In Lynch v. Moser, and Hall v. Hall, supra, agreements concerning mortgages were, by application of the maxim, treated as having been performed.Summary of this case from Shippee v. Pallotti, Andretta Co., Inc.
A mortgage of her sole and separate real estate by a woman married prior to 1877, is not void merely because her husband failed to sign the deed with her. Having made such a mortgage to the plaintiff, the wife subsequently sold and with her husband conveyed the land to the defendant, who expressly assumed and agreed to pay the outstanding mortgage debt as a part of the purchase price. Held, in an action of foreclosure, that the omission of the husband to join his wife in the execution of the mortgage deed did not vitiate it, nor relieve the defendant from liability upon his contract of assumption.
Argued April 19th, 1900
Decided May 1st, 1900.
ACTION to foreclose a mortgage of real estate, brought to the Superior Court in Fairfield County and tried to the court, Shumway, J., after a demurrer to the amended complaint had been overruled ( George W. Wheeler, J.); judgment for the plaintiff and appeal by the defendant for alleged errors in the rulings upon the demurrer. No error.
The amended complaint in this case, claiming foreclosure of a mortgage, is as follows: —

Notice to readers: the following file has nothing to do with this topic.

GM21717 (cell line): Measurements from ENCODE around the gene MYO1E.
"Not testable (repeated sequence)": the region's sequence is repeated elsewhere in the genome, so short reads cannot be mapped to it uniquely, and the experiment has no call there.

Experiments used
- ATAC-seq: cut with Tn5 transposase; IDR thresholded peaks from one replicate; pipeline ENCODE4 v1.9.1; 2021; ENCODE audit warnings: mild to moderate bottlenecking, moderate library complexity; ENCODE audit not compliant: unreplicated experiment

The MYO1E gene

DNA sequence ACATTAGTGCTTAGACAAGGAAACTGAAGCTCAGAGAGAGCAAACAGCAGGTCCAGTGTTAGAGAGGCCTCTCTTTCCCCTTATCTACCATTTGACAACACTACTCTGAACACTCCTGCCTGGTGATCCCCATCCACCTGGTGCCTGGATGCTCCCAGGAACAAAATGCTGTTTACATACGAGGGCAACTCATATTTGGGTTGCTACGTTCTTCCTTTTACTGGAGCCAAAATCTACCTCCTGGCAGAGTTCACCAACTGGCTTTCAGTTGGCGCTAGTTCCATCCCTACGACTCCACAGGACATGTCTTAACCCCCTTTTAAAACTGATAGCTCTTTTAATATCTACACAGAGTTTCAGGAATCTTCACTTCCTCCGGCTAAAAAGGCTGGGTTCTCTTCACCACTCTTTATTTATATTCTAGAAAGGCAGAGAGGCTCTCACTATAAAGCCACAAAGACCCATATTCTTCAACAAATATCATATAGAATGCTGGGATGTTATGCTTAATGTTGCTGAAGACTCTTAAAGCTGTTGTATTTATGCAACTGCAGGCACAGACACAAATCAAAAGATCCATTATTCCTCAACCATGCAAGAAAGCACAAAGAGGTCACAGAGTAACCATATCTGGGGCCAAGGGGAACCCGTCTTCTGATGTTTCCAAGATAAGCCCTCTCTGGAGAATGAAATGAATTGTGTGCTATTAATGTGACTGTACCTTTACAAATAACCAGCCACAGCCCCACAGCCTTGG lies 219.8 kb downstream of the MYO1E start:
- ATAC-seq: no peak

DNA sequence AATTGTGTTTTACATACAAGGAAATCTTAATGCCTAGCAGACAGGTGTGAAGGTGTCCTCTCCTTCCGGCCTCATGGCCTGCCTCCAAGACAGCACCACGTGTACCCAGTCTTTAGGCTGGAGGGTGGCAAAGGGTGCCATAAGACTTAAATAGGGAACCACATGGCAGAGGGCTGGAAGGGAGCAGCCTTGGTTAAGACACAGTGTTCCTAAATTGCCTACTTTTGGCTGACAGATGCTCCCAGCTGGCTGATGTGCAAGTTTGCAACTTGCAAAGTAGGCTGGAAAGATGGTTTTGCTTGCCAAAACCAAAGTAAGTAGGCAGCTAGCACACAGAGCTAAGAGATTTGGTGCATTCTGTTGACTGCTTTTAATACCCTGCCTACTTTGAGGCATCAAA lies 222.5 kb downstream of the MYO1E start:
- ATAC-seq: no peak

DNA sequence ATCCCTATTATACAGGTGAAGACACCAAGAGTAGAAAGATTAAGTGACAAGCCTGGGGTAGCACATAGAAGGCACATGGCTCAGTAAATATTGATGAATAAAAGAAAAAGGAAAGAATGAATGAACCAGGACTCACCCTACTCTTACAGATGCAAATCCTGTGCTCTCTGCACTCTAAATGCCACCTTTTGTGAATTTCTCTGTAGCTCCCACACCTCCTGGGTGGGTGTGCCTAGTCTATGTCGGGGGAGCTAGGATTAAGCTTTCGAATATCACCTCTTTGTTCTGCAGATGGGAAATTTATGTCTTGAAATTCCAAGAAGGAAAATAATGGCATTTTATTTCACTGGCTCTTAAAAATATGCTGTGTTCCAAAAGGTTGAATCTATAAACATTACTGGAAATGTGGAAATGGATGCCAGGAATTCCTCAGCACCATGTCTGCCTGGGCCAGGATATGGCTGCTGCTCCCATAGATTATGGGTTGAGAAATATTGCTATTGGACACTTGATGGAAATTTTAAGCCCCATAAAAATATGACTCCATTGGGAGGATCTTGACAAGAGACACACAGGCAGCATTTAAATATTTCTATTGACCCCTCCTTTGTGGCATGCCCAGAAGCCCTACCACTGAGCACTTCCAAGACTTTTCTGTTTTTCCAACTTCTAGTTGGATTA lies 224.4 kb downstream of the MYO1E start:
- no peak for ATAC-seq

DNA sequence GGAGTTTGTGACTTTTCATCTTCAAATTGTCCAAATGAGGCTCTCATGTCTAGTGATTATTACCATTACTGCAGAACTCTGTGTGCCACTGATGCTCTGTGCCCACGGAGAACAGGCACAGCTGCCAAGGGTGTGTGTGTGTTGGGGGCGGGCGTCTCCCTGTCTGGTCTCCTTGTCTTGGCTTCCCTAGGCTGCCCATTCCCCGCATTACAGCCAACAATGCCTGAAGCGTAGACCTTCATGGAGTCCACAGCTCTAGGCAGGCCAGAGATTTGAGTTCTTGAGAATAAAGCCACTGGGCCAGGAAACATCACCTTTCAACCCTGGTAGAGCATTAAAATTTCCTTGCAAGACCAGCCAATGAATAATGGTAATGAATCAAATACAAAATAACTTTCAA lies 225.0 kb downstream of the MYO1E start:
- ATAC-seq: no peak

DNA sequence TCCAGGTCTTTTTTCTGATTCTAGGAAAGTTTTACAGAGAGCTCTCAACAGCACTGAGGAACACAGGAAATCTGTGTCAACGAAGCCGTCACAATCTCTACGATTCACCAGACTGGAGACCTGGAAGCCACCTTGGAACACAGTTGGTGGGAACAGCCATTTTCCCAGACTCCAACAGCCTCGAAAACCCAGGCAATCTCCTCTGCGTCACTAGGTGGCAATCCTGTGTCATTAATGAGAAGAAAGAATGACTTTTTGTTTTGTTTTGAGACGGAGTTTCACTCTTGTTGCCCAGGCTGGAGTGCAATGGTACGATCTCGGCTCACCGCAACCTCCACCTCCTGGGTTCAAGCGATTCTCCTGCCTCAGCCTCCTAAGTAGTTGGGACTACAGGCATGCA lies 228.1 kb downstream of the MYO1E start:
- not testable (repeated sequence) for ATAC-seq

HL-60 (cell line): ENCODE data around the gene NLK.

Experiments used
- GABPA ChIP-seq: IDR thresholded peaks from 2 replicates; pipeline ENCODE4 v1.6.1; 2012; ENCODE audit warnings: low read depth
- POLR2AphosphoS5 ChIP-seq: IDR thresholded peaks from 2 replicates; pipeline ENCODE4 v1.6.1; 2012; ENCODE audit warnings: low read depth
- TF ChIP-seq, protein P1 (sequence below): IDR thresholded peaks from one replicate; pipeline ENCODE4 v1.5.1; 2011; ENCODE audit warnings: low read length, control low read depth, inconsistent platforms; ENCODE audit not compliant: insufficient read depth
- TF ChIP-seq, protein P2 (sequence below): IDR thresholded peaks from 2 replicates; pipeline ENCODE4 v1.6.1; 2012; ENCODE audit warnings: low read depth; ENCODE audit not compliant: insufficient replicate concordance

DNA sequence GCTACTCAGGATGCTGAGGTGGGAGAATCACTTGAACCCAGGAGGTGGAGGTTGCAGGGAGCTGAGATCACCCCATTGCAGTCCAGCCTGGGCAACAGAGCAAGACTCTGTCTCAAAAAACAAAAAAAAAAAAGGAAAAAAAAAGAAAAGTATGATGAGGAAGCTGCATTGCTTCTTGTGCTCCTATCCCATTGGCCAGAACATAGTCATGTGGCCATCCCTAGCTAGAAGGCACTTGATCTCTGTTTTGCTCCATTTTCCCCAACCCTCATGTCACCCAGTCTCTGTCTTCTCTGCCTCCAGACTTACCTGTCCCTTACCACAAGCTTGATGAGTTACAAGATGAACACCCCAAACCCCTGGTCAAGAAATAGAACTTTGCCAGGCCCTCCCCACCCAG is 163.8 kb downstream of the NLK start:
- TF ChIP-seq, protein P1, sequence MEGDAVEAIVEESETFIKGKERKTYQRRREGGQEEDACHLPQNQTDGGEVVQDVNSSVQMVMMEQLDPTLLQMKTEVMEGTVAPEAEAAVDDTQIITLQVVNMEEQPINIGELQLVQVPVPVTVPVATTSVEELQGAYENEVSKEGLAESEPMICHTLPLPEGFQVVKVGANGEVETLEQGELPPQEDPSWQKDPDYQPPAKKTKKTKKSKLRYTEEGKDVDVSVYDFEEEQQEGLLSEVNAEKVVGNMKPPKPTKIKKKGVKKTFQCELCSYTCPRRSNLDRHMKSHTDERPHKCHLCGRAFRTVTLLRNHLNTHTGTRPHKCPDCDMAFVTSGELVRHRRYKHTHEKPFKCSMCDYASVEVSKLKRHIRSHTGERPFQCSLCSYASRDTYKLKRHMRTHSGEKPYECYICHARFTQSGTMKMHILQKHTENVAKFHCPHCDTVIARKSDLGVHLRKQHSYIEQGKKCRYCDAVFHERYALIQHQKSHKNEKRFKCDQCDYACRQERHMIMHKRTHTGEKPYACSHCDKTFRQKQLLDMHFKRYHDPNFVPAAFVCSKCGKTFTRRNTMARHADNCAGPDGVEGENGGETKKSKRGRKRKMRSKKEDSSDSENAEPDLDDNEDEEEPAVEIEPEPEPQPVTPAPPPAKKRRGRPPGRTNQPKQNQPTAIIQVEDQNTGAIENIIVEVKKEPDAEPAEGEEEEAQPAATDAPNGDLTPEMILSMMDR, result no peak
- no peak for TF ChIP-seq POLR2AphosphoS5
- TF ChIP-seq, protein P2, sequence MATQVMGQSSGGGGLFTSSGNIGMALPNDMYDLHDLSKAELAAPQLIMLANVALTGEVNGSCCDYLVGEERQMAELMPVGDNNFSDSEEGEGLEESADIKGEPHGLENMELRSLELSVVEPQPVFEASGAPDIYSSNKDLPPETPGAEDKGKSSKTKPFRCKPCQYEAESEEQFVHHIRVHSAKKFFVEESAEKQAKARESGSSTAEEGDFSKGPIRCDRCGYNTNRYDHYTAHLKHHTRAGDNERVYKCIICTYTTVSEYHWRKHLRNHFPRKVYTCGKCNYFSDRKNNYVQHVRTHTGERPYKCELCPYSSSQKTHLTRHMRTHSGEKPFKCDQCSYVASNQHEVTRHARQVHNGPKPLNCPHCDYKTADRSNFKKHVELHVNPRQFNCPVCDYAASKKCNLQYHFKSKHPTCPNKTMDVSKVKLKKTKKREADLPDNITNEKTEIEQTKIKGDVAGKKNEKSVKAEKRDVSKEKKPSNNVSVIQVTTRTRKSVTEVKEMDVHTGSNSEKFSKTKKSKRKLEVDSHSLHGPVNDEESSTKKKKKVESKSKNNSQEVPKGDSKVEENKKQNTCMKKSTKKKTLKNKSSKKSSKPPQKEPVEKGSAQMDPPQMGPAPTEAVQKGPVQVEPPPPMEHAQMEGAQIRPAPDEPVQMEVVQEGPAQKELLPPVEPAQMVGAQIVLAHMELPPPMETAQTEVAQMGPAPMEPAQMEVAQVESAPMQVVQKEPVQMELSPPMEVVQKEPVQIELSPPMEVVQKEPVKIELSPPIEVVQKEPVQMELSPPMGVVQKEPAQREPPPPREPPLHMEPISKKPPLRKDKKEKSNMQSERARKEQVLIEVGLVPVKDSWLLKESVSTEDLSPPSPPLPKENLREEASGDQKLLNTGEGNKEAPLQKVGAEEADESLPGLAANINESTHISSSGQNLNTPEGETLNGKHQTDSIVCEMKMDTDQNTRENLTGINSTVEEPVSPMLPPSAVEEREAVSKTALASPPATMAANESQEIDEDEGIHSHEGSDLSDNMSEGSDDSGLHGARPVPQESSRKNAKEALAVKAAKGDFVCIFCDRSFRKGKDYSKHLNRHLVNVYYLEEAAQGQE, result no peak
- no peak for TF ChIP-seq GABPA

"1. On March 31st, 1890, Mary E. Van Sciver, then a married woman, and married prior to 1877, was justly indebted to Theophile Euphrat, of said Norwalk, in the sum of $2,000, as evidenced by her promissory note for $2,000, given by her for the benefit of her sole and separate estate, and for a part of the purchase price of the premises hereinafter mentioned, sold and conveyed to her on her personal credit, which note is dated March 31st, 1890, payable to the said Theophile Euphrat, on demand, at the City National Bank of South Norwalk, with interest at the rate of 5 per cent per annum, payable semiannually, and all legal taxes, till paid. 2. On said day the said Mary E. Van Sciver, to secure said note, by her deed of that date, mortgaged to the said Theophile Euphrat two tracts of land in said Norwalk (description omitted), which deed was conditioned for the payment of said note according to its tenor, and was recorded in the Norwalk land records. 3. On the 29th day of February, 1891, the said Theophile Euphrat sold, assigned and transferred said note to the plaintiff, and on the same day by his deed of that date conveyed said mortgage security to the plaintiff, which deed is recorded in said land records. 4. Afterwards, and on or about May 1st, 1893, the said Mary E. Van Sciver and the said William Moser entered into an agreement for the sale and conveyance of said premises to him by said Mary E. Van Sciver, of which agreement a copy is hereto annexed, marked Exhibit A and made a part of this paragraph. 5. On May 15th, 1893, she, the said Mary E. Van Sciver, being then ready to convey said premises according to said agreement, it was further agreed by parol, by the parties to said written agreement and by the said Minnie Moser, that instead of a conveyance of said premises to the said William Moser they should be conveyed to his wife, the said Minnie Moser, upon the terms and for the price mentioned in said agreement with said William Moser, and on said day a conveyance was made of said premises to the said Minnie Moser, she, the said Minnie Moser, then agreeing by parol to pay, as a part of the purchase price of said premises, the said mortgage then and now held by the plaintiff, a copy of which deed to her, filed in court and marked Exhibit C, is made a part of this paragraph. 6. Said note is still owned by the plaintiff, and is due and wholly unpaid. 7. Said William Moser and Minnie Moser are now in possession of said mortgage premises.